Owing to the filling of mercury in such a large amount as reaching as high as 96% of the saturated mercury vapor pressure when the mercury-vapor lamp is lit in the low-level steps, it is possible to avoid occurrence of incomplete lighting state of the mercury-vapor lamp when the power consumption is changed from the low-level step to the high-level step. It is hence possible to maintain the quantity of light radiated in the high-level steps at the same level as the light quantity at the beginning.

The above and other objects, features and advantages of the present invention will become apparent from the following description and the appended claims, taken in conjunction with the accompanying drawings.

BRIEF DESCRIPTION OF THE DRAWINGS In the accompanying drawings

FIG. 1 is a simplified schematic illustration of one example of an exposure system;

FIG. 2 is a graphic representation showing one example of the waveform of power consumption of a mercury-vapor lamp, which waveform varies due to the repetition of a high-level step and a low-level step;

FIG. 3 is a fragmentary plan view of a semiconductor wafer, illustrating some of sections to be exposed;

FIG. 4 is a schematic illustration of one example of mercury-vapor lamps; and

FIG. 5 is an enlarged fragmentary schematic illustration of the mercury-vapor lamp depicted in FIG. 5.

DETAILED DESCRIPTION OF THE INVENTION AND PREFERRED EMBODIMENT

The invention will hereinafter be described in detail with reference to the accompanying drawings.

For printing a pattern image by ultraviolet rays in such a manner as mentioned above, there is employed an exposure system having such an optical light-focusing and projection system as depicted for example in FIG. 1. In FIG. 1, numeral 1 indicates a short-arc mercury-vapor lamp which is an exposing light source. This short-arc mercury-vapor lamp 1 is installed at such a position that its arc is located on the focal point of a light-focusing mirror 5. Light L, which has been given off from the short-arc mercury-vapor lamp 1, is focused by the light-focusing mirror 5, and is then projected onto a photomask 11 bearing a circuit pattern image thereon by way of a first plane mirror 6, integrator 8, second plane mirror 7 and condenser lens 10. Light, which has transmitted through the photomask 11, is projected via a reducing lens 12 onto a semiconductor wafer 2 supported in place on a susceptor (not shown) and bearing a photoresist film made of an ultraviolet ray sensitive resin and formed on the upper surface of the semiconductor wafer 2, whereby to print on the semiconductor wafer 2 a circuit pattern image corresponding to the photomask 11 but reduced in size with a reduction ratio of 1/10-1/5. Designated at numeral 4 is a shutter, whereas numeral 9 indicates a filter.

In the present invention, a semiconductor wafer is exposed in the following manner. In the system shown in FIG. 1, electric power is continuously fed to a mercury-vapor lamp 1 built in a light-focusing mirror 5 so that the mercury-vapor lamp 1 is lit continuously. While maintaining the above lighting state, the electric power to be fed to the mercury-vapor lamp 1 is then controlled by an operation control circuit 3 so that the electric power takes the basic waveform illustrated by way of example in FIG. 2. Accordingly, the power consumption level of the mercury-vapor lamp 1 is alternated periodically and repeatedly between a high level, namely, Step A during which the power consumption of the mercury-vapor lamp 1 is of such a level as about 1.3-2.5 times the rated power consumption of the mercury-vapor lamp 1 and a low level, namely, Step B during which the power consumption of the mercury-vapor lamp 1 is of a level equal or close to its rated power consumption. In Step A of the high power consumption level, a shutter 4 is opened and then closed so as to cause the light radiated from the mercury-vapor lamp 1 to expose a small section of a semiconductor wafer 2 through a photomask 11 for a constant time period, which small section is placed at an exposing position.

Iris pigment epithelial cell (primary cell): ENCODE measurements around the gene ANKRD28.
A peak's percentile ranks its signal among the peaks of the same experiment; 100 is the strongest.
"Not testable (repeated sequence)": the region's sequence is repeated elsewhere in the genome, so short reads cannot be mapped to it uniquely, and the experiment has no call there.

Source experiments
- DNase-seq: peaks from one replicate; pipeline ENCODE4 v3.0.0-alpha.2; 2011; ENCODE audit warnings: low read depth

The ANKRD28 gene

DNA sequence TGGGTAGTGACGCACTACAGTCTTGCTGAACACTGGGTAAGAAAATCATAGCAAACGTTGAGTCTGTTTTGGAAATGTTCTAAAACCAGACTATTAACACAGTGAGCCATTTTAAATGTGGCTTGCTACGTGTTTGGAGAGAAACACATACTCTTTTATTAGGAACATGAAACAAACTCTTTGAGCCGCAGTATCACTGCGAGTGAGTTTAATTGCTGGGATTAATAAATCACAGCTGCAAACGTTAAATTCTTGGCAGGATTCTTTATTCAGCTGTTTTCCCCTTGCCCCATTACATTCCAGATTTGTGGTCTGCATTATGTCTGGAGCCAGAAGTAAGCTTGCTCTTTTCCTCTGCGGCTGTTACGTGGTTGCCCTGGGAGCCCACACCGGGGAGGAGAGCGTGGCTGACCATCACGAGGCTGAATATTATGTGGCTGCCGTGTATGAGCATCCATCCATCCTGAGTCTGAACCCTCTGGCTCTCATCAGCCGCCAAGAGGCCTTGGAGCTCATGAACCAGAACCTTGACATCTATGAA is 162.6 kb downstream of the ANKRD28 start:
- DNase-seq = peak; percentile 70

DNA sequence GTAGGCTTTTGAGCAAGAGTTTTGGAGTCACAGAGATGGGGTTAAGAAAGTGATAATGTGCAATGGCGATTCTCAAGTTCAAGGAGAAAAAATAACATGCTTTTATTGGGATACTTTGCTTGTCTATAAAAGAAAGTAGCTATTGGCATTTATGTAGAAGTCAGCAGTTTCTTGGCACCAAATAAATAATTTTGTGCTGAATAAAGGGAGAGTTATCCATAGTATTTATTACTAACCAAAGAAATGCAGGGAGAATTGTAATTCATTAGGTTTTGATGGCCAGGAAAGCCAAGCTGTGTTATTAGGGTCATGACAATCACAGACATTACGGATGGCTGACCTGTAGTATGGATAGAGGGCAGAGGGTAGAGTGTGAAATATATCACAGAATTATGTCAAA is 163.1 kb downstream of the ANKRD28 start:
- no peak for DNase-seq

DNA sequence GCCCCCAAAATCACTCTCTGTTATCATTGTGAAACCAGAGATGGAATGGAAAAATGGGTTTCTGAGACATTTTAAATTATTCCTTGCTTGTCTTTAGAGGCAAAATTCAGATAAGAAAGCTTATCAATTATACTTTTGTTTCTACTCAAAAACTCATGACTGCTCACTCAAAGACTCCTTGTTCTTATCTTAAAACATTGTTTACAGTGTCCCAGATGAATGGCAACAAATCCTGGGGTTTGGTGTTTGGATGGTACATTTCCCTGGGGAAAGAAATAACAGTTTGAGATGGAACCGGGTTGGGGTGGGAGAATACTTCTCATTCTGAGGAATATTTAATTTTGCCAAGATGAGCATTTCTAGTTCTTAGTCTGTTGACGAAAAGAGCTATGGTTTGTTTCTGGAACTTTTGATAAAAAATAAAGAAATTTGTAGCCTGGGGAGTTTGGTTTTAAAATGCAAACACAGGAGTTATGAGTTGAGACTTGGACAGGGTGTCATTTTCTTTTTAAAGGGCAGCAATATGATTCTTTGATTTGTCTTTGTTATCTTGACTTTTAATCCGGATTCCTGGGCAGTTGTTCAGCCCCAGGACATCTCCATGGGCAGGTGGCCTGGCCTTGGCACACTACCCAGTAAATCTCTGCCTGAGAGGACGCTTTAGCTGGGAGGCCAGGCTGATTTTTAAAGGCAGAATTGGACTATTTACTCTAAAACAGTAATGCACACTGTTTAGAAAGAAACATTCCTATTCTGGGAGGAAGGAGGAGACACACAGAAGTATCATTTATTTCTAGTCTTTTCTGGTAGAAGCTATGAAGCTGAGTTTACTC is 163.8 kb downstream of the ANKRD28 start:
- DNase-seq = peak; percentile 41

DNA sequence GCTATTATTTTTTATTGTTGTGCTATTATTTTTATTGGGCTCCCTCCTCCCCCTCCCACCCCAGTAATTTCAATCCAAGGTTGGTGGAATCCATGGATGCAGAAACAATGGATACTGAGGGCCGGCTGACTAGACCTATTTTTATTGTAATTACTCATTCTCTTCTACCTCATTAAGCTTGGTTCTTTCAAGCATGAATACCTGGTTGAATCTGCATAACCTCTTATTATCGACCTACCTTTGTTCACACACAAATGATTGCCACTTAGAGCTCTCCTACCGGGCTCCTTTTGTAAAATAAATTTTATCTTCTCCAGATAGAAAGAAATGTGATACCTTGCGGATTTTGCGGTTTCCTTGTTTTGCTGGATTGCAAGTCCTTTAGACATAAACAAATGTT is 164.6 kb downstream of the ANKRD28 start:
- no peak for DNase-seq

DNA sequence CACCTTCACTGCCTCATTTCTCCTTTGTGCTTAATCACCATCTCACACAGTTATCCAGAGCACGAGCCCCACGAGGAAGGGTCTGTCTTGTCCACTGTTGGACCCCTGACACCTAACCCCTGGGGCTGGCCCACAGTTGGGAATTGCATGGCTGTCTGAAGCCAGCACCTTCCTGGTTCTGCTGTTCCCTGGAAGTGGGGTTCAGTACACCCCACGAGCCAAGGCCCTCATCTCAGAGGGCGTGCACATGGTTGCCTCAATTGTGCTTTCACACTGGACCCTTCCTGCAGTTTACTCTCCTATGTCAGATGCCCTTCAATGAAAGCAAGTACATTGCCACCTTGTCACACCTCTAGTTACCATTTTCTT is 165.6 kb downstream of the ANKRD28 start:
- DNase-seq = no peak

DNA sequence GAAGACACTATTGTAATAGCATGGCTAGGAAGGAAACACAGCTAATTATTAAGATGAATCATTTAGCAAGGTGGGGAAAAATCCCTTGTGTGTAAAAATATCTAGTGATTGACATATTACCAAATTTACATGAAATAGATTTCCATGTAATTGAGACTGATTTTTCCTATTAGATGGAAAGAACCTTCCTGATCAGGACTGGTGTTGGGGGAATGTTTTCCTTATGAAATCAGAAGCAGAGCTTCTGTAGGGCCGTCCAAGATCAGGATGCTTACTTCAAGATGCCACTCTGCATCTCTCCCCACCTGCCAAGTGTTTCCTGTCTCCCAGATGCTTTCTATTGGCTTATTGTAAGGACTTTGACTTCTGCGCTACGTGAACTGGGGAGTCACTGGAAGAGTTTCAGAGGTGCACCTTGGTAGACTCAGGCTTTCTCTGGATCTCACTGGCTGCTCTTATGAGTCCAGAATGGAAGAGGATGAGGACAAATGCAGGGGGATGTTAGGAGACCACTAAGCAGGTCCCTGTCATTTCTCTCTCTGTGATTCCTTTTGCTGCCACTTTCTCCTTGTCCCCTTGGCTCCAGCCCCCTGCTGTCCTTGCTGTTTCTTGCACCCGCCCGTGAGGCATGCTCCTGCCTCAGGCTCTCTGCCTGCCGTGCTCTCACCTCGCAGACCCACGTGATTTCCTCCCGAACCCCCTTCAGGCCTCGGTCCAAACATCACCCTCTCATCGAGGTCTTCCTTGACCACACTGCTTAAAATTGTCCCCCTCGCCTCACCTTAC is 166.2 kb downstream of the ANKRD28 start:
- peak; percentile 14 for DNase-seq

The extent of exposure may be controlled to a prescribed desired level on the exposed surface of the semiconductor wafer 2 by setting the opening time of the shutter 4 suitably. In other words, the extent of exposure may be controlled by holding the shutter 4 in its opened position while the mercury-vapor lamp 1 is lit in Step A in which the power consumption of the mercury-vapor lamp 1 is at the high level. Then, after closing the shutter 4, the mercury-vapor lamp 1 is lit in Step B in which its power consumption is at the low level. During Step B, the shutter is kept closed.

The repeated alternation of Step A of the high level and Step B of the low level is carried out in synchronization of the manner of the stepwise shifting of the semiconductor wafer 2. Namely, as shown in FIG. 3, the semiconductor wafer 2 is supposed to be divided into a number of minute sections P arranged in rows and columns. These minute sections P are then shifted stepwise one after another successively to the exposure position in the exposure system, where they are exposed one after another successively while held briefly in standstill there. One exposure operation is completed after the opening and closing action of the shutter 4 during the mercury-vapor lamp 1 is lit in Step A, thereby printing a pattern image on one of the minute sections P of the semiconductor wafer 2. The wafer 2 is shifted stepwise while the shutter 4 is closed, so that another minute section P, which is to be exposed next, reaches the exposure position. Exposure is then repeated in the same manner os as to complete the exposure of all minute sections P arranged on the semiconductor wafer.